Vicki Hollub, CEO of Occidental Petroleum Corp, which is ranked 167th on the Fortune 500 list and 669th on the Forbes Global 2000, told members of a virtual summit of the Texas Independent Producers and Royalty Owners Association that she opposes a carbon dioxide tax, an idea that has gained support from rival oil companies and some trade groups.
“A carbon tax would be bad for a lot of the industry, a carbon tax would be bad for the consumers and especially for those consumers who are more disadvantaged from an economic standpoint,” Hollub told the virtual summit.
Chevron, ExxonMobil, other major oil and gas companies, and the American Petroleum Institute, have long opposed carbon dioxide taxes. With President Joe Biden promising to fight climate change, they now embrace “carbon pricing,” another name for a carbon dioxide tax.
Rationing Energy Required
Big oil companies’ support for carbon pricing is calculated to reduce competition, says Jay Lehr, Ph.D., a Senior Policy Analyst with the International Climate Science Coalition.
“It is no surprise major oil companies support a carbon dioxide tax, because they know full well such a tax will drive their smaller competitors out of business, while leaving them barely damaged,” Lehr said. “Big corporations always support bigger government, knowing they can live with the baggage government loads upon them.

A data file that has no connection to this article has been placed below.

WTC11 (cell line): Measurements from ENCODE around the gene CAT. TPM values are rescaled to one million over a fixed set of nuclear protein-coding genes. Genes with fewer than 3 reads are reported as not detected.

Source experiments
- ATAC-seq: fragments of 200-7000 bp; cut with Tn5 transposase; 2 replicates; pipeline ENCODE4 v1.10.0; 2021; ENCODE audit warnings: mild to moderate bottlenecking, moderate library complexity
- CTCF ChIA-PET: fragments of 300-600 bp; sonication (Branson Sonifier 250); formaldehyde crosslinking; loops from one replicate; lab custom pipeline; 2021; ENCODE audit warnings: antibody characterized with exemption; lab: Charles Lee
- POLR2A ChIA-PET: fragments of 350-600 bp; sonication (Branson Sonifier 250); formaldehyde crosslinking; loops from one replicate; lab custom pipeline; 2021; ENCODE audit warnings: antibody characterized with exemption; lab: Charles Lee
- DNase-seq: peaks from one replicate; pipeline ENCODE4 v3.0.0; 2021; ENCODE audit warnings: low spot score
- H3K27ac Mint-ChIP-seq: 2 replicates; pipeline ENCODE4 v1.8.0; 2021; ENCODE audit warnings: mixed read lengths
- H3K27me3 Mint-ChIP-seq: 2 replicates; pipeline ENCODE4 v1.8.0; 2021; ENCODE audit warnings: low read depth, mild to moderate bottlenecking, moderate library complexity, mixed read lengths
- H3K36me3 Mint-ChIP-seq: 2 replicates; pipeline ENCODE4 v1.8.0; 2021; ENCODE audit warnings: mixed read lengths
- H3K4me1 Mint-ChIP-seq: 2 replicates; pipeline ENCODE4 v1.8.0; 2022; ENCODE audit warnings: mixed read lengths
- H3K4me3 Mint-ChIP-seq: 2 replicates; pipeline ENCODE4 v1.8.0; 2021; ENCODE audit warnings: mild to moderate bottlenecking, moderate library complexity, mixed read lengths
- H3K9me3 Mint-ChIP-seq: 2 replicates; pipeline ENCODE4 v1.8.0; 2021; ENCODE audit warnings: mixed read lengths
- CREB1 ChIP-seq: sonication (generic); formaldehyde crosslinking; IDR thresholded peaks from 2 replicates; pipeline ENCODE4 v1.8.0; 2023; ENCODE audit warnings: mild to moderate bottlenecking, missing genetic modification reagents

“This new administration is determined to make fraudulent climate change their biggest issue, allowing them to grow government and their power,” said Lehr. “By forcibly increasing wind and solar energy and reducing fossil fuels, total energy will be insufficient to run the economy, requiring government energy rationing. There is no better way to control the population, which is the Biden administration’s primary goal.”
Becoming ESG Compliant
Besides putting competitors out of business, there are other reasons why large oil and gas companies support a carbon dioxide tax, says Betty Grande, CEO of the Roughrider Policy Center.
“One reason the oil majors are supporting carbon pricing is it will make them Environment, Social, and Corporate Governance (ESG) compliant, allowing them to continue getting capital from the five major banks and insurance companies requiring it,” said Grande. “They get to stay in business, they’ll get the infrastructure dollars, and they get all this because they played the wealth transferring Ponzi scheme game called ‘carbon tax.’
“Smaller companies that can’t afford this type of expense will see their ESG scores go down, and their ability to get financing from major banks and insurance companies will decline or dry up, because banks are making loan and business decisions based on ESG rankings,” Grande said. “So what does a carbon tax do? It disproportionately and unfairly penalizes smaller and mid-size fossil fuel companies relative to the large companies, which will be thrilled to see their smaller rivals harmed.”
Kenneth Artz (firstname.lastname@example.org) writes from Dallas, Texas.